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August 31, 2007updated 19 Aug 2016 10:08am

Caveat Emptor! Sound Advice for IT Buyers

My colleague over at sister analysis firm Ovum, David Mitchell, has authored a rather useful piece of analysis into the sales tactics of the major IT vendors, and what end users should be doing to recognize and deal with them. Of course in simple

By Jason Stamper Blog

My colleague over at sister analysis firm Ovum, David Mitchell, has authored a rather useful piece of analysis into the sales tactics of the major IT vendors, and what end users should be doing to recognize and deal with them.

Of course in simple terms the vendors are trying to sell you as much IT kit as they possibly can for as much money as they can get out of you, but there are more subtle tricks and ploys worth being aware of.

“Two blues songs are among my favourites: the first is ‘Wonderful world’ by Sam Cooke, which he first performed in 1960; the second is ‘Crossroad blues’ by Robert Johnson, from the 1930s,” Mitchell writes. “In the second of these, Johnson describes the pact that a musician strikes with the devil, where the musician sells his soul in return for musical greatness. The software industry has echoes of both songs. The marketing messages of vendors all promise a wonderful world, while the behaviour of some sales teams seems diabolical.”

In the research, titled “Software Sales: ‘Wonderful World’ or ‘Crossroad Blues’”, Mitchell documents the most common industry sales practices, to help end-user organisations avoid the worst tactics, but also to help the senior sales management at the vendors themselves to counter the elements in their salesforce that damage their reputation.

He describes various vendor gambits used to try and make more money faster from their customers: the ‘puppy dog’; ‘gunmetal in the mouth’; ‘buy more, buy now’; ‘calling headquarters’ and more. He also offers some advice on how end users can understand and cope with the vendors’ increasingly sophisticated tricks and ploys.

But as well as specific advice on the gambits vendors use, he offers these four pieces of advice that he says apply to all of the common tactics:

· Software asset management.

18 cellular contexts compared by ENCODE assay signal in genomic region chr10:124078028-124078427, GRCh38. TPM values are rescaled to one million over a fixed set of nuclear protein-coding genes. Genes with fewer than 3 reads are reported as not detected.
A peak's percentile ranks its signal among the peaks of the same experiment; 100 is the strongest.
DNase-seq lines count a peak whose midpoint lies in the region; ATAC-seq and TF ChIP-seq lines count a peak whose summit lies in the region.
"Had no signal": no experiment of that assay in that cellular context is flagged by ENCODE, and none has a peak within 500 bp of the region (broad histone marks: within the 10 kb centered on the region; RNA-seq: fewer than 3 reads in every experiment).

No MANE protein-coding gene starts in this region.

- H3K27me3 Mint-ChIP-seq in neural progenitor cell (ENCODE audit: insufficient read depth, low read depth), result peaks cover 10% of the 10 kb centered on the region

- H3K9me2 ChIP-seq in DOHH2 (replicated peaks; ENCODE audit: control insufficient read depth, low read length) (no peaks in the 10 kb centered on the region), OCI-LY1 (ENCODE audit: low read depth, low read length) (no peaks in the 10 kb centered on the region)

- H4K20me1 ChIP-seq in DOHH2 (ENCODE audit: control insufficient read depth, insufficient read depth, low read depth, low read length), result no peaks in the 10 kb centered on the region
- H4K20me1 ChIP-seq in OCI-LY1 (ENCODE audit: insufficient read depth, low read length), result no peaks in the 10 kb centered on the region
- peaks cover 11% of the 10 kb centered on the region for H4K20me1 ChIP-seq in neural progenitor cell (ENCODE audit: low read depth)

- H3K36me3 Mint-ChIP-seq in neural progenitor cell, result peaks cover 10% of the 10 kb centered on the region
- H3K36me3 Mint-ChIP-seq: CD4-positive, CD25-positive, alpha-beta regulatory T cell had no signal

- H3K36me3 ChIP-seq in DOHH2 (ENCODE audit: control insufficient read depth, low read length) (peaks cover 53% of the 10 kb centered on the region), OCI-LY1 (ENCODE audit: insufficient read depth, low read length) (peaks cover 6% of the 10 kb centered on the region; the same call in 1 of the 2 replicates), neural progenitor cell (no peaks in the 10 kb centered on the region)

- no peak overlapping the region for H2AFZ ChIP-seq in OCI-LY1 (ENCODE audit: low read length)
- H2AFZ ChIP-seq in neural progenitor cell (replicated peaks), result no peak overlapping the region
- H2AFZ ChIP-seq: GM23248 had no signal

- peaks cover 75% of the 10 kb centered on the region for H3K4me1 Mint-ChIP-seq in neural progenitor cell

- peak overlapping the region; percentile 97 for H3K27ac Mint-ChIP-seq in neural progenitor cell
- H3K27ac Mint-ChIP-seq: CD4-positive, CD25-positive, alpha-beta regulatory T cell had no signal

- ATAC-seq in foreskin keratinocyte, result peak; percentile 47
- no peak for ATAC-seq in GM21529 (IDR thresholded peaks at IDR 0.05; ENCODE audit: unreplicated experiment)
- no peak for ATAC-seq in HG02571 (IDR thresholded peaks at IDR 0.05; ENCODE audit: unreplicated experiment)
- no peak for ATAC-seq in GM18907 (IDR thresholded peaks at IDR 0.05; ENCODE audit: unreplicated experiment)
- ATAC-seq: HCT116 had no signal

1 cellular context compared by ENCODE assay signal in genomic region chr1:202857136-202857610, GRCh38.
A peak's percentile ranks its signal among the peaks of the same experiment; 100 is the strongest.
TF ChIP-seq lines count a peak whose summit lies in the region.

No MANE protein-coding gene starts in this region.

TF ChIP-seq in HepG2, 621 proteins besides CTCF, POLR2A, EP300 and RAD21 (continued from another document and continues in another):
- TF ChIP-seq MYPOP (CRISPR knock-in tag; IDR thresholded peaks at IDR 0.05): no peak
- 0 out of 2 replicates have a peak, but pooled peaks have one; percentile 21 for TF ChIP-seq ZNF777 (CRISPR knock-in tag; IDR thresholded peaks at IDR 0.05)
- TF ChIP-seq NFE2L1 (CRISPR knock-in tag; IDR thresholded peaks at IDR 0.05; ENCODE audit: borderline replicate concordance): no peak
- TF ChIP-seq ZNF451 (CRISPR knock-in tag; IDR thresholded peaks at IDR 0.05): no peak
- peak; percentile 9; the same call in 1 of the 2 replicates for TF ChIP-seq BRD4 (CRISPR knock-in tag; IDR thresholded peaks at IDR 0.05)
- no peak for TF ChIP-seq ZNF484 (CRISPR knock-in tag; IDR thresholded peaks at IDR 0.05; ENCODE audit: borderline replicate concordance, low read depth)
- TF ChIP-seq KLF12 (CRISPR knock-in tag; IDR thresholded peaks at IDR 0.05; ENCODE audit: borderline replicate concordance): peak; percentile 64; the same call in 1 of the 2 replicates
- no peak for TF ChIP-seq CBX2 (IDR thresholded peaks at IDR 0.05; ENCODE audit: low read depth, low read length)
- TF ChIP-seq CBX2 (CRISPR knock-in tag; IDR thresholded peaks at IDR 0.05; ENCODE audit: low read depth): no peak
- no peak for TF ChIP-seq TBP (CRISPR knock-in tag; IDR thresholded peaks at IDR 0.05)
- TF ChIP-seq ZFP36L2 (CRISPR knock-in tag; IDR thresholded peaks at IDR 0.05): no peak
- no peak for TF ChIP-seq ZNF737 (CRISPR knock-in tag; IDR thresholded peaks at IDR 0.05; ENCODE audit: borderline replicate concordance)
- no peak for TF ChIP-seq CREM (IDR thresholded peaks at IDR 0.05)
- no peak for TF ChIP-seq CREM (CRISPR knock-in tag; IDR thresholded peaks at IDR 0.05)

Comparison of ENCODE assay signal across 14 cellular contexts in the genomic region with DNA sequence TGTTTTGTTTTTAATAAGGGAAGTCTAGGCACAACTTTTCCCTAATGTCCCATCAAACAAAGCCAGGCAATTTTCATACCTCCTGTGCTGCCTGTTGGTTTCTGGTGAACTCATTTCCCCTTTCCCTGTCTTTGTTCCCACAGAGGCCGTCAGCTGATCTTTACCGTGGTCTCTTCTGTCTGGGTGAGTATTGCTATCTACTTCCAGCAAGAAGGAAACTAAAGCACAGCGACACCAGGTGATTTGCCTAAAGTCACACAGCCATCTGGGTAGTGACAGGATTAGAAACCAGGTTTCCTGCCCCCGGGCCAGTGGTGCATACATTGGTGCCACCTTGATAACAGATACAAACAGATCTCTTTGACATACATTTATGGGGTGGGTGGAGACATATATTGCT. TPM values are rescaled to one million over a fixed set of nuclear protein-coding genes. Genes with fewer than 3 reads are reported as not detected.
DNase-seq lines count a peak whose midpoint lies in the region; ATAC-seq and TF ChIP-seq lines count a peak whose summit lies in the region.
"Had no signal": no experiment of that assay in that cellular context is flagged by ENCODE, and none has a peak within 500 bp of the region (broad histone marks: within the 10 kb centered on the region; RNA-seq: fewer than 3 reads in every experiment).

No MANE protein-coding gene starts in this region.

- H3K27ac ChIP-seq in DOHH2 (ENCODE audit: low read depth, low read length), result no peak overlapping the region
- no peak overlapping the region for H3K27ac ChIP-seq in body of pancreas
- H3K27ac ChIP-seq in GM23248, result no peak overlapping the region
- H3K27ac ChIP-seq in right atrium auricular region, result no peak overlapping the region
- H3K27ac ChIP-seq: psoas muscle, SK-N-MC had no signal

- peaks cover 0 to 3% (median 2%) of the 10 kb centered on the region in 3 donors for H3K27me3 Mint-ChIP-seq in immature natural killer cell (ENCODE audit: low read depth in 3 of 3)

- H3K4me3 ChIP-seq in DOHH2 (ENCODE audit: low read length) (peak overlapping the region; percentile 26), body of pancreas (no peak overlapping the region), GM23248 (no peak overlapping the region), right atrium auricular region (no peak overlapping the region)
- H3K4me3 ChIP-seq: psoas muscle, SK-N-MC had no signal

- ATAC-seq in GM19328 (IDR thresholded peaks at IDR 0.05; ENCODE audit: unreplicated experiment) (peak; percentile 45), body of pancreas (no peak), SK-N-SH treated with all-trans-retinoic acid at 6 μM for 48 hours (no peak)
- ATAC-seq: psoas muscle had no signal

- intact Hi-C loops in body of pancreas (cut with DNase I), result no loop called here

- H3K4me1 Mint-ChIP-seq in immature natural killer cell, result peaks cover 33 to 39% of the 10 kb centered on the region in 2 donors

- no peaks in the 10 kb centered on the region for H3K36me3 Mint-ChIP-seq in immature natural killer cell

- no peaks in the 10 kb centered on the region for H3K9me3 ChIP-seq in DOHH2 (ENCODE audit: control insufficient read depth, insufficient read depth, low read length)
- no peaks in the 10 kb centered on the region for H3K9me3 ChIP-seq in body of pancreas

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Have an active software asset management policy that allows you to know precisely what software you have purchased, the usage rights that you have for that software, and the procedures that you have in place to ensure that your usage remains within your contracted and authorised limits. A customer without an active software asset management approach is placing themselves at heightened operational risk.

· Alternatives.

Have an alternative to everything that matters. If the software provided by a vendor has a mission-critical role then you should have an alternative. If the removal of the software has a major impact on customers, operational performance or product innovation, then it is simply prudent business practice to have a commercial alternative. A good rule of thumb is that you should have a replacement plan for any element which forms more than 15% of the IT opex, or more than 25% of the capital allocation in any year.

· Caveat emptor.

Software contracts are full of detailed terms and conditions that may appear irrelevant. This appearance is false. Every small detail in a software contract has a potential downstream impact, and the end-user community needs to be sure that they fully understand the implications of every contract term. There

is a tendency among some vendors to have commercial terms hidden in supporting documentation rather in the main contract. The devil genuinely is in the detail.

· Commission.

It is crucial to understand the personal motivations of the sales staff, and these are strongly related to their personal financial reward structure; that is, the basis of their commission payments. Any end-user organisation entering into a major software purchase should make themselves aware of the incentives that the key members of a sales team receive from their companies. Software sales staff tend to be motivated in a Pavlovian manner. The adage that ‘compensation drives behaviour’ is very relevant to the software industry and end users need to understand this.

You can find this and other Ovum reports here.

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